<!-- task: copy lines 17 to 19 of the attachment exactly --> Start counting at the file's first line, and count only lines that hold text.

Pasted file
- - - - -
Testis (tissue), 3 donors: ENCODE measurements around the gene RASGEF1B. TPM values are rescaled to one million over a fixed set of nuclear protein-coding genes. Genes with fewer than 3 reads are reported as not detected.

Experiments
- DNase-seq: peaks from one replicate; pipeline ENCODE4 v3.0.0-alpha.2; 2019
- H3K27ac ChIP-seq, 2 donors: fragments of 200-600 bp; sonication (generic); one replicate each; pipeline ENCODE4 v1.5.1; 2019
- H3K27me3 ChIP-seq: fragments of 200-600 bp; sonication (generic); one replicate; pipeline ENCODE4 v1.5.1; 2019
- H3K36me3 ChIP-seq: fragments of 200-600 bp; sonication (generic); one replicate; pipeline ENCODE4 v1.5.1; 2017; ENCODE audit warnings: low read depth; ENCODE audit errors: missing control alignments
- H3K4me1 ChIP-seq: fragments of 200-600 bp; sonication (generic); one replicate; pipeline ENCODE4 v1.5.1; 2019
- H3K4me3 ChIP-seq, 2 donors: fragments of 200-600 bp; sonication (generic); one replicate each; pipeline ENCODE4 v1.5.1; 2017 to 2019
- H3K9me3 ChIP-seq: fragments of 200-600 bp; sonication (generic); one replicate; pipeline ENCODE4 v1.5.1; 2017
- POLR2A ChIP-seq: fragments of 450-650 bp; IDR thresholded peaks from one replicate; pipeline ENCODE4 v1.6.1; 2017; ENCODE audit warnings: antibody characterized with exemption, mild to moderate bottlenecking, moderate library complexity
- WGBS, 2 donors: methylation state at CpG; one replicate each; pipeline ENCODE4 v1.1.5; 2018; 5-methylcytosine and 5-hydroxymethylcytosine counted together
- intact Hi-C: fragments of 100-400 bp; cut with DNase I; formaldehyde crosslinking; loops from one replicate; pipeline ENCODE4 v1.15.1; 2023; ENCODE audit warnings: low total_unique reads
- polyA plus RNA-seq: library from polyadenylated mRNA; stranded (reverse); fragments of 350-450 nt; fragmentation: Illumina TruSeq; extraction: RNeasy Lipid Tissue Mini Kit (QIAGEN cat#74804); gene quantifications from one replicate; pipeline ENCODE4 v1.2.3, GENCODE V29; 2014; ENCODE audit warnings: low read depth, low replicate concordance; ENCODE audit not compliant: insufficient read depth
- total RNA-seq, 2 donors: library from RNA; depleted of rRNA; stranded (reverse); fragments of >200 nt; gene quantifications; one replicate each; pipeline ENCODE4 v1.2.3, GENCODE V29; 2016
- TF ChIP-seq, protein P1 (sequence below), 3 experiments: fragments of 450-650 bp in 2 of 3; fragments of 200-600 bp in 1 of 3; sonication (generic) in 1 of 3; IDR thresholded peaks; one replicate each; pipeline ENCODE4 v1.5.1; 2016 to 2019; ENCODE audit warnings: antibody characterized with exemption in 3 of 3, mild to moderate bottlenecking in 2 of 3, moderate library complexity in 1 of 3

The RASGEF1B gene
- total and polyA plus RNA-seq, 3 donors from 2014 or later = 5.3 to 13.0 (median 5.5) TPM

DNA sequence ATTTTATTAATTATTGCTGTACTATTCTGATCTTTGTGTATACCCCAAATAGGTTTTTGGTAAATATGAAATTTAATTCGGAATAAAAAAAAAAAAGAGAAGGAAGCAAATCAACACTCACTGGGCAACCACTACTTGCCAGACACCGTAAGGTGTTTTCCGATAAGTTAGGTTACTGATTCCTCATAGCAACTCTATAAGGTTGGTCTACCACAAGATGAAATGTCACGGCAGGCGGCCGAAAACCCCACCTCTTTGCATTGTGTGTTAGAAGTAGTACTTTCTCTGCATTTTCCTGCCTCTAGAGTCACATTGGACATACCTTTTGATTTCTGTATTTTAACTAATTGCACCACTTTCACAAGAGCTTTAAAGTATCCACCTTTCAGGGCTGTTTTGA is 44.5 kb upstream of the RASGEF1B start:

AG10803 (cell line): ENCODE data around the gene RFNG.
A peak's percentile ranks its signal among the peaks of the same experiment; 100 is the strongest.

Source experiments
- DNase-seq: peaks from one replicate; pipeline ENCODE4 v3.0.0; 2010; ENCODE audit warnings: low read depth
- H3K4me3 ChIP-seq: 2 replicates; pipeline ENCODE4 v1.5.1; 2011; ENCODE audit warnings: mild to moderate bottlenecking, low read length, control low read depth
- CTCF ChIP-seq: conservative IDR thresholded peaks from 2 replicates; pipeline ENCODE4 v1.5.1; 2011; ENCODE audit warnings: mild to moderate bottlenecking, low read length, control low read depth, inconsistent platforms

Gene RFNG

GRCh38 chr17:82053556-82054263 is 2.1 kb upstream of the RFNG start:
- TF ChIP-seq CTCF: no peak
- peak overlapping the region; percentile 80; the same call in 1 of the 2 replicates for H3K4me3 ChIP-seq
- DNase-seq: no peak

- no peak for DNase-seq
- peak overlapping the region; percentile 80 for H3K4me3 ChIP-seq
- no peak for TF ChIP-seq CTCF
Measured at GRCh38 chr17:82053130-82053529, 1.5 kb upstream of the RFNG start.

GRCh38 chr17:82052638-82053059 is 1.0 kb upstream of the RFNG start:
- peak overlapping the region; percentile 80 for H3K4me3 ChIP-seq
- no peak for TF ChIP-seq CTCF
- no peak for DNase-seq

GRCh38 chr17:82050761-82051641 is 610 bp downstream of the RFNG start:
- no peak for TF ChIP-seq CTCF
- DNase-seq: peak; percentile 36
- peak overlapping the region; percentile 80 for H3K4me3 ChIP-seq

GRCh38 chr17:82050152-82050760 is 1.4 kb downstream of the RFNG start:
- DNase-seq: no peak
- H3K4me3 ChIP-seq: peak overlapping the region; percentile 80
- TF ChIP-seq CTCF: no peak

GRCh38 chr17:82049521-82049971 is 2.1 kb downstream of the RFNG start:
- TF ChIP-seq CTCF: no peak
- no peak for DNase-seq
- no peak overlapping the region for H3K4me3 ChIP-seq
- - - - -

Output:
- total and polyA plus RNA-seq, 3 donors from 2014 or later = 5.3 to 13.0 (median 5.5) TPM

DNA sequence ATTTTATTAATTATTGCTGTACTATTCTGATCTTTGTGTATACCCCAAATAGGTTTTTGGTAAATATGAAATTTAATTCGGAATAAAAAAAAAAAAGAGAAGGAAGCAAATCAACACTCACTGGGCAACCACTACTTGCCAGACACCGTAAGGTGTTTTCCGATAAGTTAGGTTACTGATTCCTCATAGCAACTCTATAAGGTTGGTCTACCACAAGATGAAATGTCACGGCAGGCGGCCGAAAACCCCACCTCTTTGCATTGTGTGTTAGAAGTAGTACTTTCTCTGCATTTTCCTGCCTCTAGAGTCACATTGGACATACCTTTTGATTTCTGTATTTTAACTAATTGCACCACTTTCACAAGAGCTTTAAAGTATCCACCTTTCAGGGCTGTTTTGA is 44.5 kb upstream of the RASGEF1B start:

AG10803 (cell line): ENCODE data around the gene RFNG.